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Do shared communities mean shared benefits and responsibilities? Addressing religious freedom in US health care.

How do we both respect the values of religious communities in health care AND share responsibility for the health care benefits that come with membership in state and national communities? How do religious beliefs, practices, and communities shape individual and public health?

The growing health equity movement in the United States is working to shift health and health care conversations from their common emphases on individual patients, their genes and behaviors and on doctors and their technologies, to the social determinants of health: those ever present social, political, and economic relations that promote health and/or illness on individual and community levels. Racism, poverty, and gender discrimination are perhaps the most studied social determinants of health. Perhaps the least recognized, if not the least examined of the social determinants of health, is religion.

Religion – from the Latin ligare meaning “to bind” or “to tie” – affects health in three key ways (according to one well known typology). Religion serves as a source of social support, of social control, and of social capital. Members of religious communities often support one another “in sickness and in health,” that is, in needed emotional, spiritual, and material care as well as in health promotion activities ranging from simply being together to organized group exercise. We experience religion as social control in rules and norms that influence health behaviors such as what foods are eaten, what sexual activity is encouraged, and what substance use is prohibited. And religious communities can promote social capital – the creation of new institutions and activities that strengthen the social fabric of the larger community by, for example, building trust. Notably, religious communities may also affect health negatively by these same means – by marginalizing persons, restricting healthy behaviors or encouraging unhealthy behaviors, and weakening the social order.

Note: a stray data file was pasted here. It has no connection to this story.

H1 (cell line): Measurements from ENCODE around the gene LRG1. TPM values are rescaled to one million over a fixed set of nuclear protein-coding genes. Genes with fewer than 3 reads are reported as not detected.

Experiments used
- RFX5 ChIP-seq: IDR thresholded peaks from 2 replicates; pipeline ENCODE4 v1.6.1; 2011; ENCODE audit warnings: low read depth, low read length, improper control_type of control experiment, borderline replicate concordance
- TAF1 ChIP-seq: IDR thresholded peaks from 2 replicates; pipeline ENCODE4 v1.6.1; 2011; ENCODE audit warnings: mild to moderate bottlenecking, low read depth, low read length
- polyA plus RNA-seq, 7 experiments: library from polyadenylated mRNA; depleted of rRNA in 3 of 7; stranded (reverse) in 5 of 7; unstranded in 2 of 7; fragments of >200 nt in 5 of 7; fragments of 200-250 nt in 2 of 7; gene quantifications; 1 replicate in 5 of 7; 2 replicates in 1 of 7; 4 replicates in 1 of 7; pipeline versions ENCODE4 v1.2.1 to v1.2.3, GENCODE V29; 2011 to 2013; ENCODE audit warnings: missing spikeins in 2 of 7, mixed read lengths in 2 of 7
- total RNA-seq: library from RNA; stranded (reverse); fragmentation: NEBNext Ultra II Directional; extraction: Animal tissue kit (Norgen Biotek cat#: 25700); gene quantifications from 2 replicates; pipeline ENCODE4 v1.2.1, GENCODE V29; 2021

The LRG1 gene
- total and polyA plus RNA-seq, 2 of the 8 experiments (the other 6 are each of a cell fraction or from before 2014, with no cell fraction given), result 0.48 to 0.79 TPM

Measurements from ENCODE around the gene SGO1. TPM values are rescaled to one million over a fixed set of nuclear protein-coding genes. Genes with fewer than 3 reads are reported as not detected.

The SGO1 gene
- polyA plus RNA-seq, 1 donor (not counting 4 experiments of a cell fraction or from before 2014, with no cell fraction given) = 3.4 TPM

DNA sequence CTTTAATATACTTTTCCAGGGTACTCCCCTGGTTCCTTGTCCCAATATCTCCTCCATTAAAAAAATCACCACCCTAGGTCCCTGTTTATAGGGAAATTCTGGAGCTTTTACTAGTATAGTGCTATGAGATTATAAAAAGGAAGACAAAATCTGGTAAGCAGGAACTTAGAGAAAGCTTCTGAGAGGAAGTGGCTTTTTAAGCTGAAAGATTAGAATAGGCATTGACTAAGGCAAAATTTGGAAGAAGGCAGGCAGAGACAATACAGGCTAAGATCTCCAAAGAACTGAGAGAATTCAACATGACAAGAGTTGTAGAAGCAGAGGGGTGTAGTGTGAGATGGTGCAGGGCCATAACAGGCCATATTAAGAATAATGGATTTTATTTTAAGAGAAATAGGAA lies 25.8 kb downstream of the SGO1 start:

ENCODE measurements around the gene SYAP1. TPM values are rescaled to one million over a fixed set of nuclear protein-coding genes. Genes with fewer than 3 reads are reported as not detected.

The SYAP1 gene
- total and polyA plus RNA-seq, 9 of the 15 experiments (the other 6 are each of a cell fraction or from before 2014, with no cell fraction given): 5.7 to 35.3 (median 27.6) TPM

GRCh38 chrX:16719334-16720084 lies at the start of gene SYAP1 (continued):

Health care sharing ministries (HCSMs) are charities formed by groups of Christians to enable them to join together to “bear one another’s burdens,” in other words, to voluntarily share expenses related to health care as well as to pray for one another in times of need. Applicants to HCSMs affirm a particular statement of Christian faith and agree to live a “biblical” lifestyle (little/no tobacco and alcohol use, and no sex outside “Christian marriage”). Close to a million persons (mostly U.S. residents) now belong to these groups (primarily three large ones) which, it can be argued, are a form of social capital: new societal institutions that offer social support and assert social control in the name of health and a faithful life.

As charities, HCSMs are not subject to the state regulatory oversight required of health insurance. Moreover, the Affordable Care Act (ACA) grants HCSM members an exemption from the individual mandate to carry health insurance as well as from the “shared responsibility” penalty for not carrying it. The key exemption criterion states that HCSM members must “share a common set of ethical or religious beliefs and share medical expenses among members in accordance with those beliefs.” Each HCSM defines the expenses eligible for sharing and given that they are not tethered to the ACA, they omit sharing expenses for many ACA-required services including for preexisting conditions. Furthermore, HCSMs do not share expenses for most routine preventive care services (physical examinations), reproductive services (including contraception), and mental health care services.